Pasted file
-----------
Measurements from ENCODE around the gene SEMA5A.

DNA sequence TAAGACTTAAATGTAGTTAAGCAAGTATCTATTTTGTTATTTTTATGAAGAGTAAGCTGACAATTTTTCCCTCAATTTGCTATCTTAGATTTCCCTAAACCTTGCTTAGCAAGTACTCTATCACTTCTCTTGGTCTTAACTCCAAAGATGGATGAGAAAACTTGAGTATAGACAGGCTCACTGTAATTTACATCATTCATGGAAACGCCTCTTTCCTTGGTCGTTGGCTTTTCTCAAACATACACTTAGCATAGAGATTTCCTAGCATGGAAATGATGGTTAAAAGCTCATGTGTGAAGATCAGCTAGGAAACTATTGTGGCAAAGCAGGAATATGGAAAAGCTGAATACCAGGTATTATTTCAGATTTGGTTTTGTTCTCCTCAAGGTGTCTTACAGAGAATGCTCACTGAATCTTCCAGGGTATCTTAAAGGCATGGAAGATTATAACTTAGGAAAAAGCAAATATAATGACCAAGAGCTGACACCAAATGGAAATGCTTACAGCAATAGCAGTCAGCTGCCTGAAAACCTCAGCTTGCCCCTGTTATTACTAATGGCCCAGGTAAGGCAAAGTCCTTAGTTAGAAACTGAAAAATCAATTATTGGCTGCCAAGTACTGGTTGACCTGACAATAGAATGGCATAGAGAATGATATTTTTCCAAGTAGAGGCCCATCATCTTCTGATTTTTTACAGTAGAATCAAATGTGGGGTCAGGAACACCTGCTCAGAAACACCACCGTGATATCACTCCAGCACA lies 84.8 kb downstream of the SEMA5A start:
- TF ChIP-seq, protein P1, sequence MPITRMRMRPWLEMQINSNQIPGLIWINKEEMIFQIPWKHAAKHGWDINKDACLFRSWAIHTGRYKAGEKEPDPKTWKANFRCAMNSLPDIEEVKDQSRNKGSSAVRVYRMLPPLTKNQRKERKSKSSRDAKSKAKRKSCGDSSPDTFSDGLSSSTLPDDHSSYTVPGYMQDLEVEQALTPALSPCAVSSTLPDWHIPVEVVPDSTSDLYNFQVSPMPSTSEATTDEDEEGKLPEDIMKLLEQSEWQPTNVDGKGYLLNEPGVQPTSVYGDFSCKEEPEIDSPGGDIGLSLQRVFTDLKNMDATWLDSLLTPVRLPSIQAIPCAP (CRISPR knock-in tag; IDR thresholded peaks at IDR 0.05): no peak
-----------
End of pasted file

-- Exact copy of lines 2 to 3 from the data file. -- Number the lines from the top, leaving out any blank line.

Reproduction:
DNA sequence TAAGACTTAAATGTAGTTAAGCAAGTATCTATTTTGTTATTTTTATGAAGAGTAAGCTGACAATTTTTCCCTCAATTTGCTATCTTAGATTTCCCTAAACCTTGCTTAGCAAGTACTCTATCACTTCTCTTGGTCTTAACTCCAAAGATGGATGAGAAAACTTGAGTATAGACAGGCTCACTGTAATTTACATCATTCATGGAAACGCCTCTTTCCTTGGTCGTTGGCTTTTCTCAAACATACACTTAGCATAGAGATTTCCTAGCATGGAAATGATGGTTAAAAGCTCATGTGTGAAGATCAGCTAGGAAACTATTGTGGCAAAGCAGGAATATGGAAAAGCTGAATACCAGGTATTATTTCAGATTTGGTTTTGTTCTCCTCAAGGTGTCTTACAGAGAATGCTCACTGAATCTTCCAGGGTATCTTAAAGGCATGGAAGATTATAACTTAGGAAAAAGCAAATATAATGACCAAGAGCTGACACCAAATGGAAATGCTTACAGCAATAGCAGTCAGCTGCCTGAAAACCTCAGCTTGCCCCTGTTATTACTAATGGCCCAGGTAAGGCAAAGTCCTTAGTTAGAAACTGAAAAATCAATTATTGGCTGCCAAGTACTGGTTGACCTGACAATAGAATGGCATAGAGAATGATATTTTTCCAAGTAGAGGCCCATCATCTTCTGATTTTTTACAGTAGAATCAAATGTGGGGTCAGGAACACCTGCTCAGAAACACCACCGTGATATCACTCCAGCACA lies 84.8 kb downstream of the SEMA5A start:
- TF ChIP-seq, protein P1, sequence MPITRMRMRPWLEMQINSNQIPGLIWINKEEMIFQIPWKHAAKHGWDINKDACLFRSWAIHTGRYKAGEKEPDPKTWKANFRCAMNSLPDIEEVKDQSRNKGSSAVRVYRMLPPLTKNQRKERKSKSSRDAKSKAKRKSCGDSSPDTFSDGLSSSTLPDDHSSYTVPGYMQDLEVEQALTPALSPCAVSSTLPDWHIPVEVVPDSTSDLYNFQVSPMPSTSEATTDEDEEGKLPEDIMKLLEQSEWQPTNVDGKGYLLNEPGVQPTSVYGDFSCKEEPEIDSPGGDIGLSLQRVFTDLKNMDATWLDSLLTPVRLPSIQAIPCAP (CRISPR knock-in tag; IDR thresholded peaks at IDR 0.05): no peak